IDF completes exercise to prepare for northern front

Infantry, armored units participate in Jordan Valley war drill focused on readying forces for northern battle arenas.

A tank from the 52nd Armored Battalion 370 (photo credit: IDF Spokesman’s Office)
A tank from the 52nd Armored Battalion 370
(photo credit: IDF Spokesman’s Office)
The IDF recently completed a large-scale war drill in the Jordan Valley, designed to prepare both infantry and armored units for battle in a northern arena, army officers told The Jerusalem Post last week.
The brigade-wide exercise saw close cooperation between infantry soldiers from the Kfir Brigade and the 52nd Armored Battalion of the Armored Corps, who advanced through difficult, hilly terrain and used live fire, as they practiced conquering enemy positions.
During the exercise, soldiers on foot marched over 20 kilometers in 10 hours, before meeting up with armored units at rendezvous points, under the cover of artillery fire. They then practiced storming enemy positions with the assistance of tanks.
Capt. Ezri David, a Kfir Brigade Operations Branch Officer, said the training was focused on preparing forces for northern battle arenas, though not exclusively.
“We prepared for all scenarios, including ones that could occur on the southern borders, where one of our battalions is heading to,” he said. “This exercise was very unique, and more challenging than usual.
“Compared to the last drill we held,” David added, “when I was a company commander, we moved up in our abilities, not just by one rung, but by an entire ladder.”
The war drill gradually grew in scope, until it involved the entire brigade, he added.
“Training with the Armored Corps enabled us to see how they operate. We’ve been working on cooperation with them for years, and learning to take advantage of one another’s abilities. The exercise involved three battalions from our brigade, and one armored battalion,” David said.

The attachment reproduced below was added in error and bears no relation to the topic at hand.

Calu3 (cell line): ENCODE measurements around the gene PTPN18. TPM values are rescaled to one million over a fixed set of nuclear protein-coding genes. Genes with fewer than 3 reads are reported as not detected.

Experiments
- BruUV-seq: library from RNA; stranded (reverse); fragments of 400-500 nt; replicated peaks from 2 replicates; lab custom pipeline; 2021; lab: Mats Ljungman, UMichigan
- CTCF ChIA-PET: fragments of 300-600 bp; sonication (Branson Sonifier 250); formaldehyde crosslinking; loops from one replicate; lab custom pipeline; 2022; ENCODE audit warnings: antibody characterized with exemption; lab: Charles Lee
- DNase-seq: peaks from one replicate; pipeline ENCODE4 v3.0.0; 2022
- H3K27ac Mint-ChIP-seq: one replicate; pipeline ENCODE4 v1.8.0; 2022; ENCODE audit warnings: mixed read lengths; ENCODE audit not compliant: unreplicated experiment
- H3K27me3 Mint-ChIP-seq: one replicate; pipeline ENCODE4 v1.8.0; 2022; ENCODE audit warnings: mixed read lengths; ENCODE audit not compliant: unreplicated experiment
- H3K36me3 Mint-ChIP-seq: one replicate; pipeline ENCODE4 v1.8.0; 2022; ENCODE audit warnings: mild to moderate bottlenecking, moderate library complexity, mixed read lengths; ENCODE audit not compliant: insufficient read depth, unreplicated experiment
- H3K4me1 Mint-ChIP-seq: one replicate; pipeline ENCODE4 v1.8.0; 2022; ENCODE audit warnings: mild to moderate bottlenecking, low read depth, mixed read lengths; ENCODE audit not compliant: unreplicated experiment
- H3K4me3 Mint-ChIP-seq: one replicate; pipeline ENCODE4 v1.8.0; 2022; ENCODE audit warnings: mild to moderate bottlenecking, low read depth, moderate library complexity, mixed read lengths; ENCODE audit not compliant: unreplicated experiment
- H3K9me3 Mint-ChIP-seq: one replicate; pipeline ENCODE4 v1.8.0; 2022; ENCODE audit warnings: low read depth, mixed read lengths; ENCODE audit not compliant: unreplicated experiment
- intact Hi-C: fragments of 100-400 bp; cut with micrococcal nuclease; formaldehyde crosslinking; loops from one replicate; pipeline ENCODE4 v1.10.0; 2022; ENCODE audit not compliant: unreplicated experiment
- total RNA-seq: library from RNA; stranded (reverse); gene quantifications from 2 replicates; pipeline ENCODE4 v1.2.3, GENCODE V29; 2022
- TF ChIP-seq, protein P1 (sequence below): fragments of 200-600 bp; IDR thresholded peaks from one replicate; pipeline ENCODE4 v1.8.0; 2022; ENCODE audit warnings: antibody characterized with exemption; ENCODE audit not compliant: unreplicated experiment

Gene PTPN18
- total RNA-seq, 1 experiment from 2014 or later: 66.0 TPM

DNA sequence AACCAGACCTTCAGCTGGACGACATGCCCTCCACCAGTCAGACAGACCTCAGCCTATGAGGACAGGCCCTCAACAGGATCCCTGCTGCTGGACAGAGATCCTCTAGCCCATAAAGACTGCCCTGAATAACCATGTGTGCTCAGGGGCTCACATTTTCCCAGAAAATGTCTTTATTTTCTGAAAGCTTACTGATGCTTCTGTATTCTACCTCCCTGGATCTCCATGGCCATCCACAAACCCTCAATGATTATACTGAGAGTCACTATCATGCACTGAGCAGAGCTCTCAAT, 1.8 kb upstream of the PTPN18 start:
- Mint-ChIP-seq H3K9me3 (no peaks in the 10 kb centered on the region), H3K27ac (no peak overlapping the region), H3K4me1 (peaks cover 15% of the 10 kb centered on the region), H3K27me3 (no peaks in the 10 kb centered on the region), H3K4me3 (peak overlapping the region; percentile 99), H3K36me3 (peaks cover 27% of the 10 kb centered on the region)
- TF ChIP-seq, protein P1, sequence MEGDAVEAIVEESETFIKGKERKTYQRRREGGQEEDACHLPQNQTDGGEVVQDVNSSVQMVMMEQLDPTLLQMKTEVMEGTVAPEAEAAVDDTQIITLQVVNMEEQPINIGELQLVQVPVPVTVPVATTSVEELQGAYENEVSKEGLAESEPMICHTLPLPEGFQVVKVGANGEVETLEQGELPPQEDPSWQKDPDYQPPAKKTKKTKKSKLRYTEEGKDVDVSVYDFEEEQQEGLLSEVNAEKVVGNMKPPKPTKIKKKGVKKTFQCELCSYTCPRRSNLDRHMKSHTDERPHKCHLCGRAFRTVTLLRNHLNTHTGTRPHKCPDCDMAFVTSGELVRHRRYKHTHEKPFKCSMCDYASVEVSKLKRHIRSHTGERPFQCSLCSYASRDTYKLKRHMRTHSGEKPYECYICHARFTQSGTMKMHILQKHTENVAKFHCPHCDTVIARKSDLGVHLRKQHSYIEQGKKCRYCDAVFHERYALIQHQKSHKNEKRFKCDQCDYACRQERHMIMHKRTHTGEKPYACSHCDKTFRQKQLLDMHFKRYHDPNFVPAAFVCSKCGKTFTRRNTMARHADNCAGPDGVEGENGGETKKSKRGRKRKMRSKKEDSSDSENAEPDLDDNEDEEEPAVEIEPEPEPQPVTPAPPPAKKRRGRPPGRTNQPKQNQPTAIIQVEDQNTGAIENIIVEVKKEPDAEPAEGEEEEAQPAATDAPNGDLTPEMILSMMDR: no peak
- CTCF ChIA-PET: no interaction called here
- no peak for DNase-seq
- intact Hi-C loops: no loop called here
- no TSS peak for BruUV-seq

The combined forces came under the control of the commander of the 52nd Armored Battalion, Lt.-Col Udi Tzur.
“He is the one who activated the infantry companies.
Other forces took part too, such as artillery, and field surveillance units, who provided intelligence to every battalion,” David said.
Despite budget cuts, and perhaps because of them, training, when it occurs, is more intensive now than in the past. Even though the number of exercises has decreased in frequency, David said.
“A few months ago, we carried out an urban warfare drill and in the future, we’re practicing fighting at night. Then, we’ll return to our operational duties in Judea and Samaria,” David explained.
Lt.-Col. Tzur said his armored battalion played a central role in the week-long exercise.
“In the last act, we used live fire in the middle of challenging terrain. It was a very successful event, I’m glad to say,” he stated.
“We take part in infantry exercises, and sometimes they take part in ours. This is very necessary, because I don’t see a situation anywhere, in the north or south, where infantry can operate without the armored corps, or vice versa, as a maneuvering force,” he continued. “We have to be combined to achieve our goals.
“Everyone expressed their relative advantage. Our advantage is the huge scope of firepower we bring. Infantry walk and fight, and they can enter buildings that house threats to our tanks, but they do not have the ability to strike targets at long range like a tank battalion can,” he said.
“The terrain was very difficult, but simulates the territory we’d fight in,” Tzur added.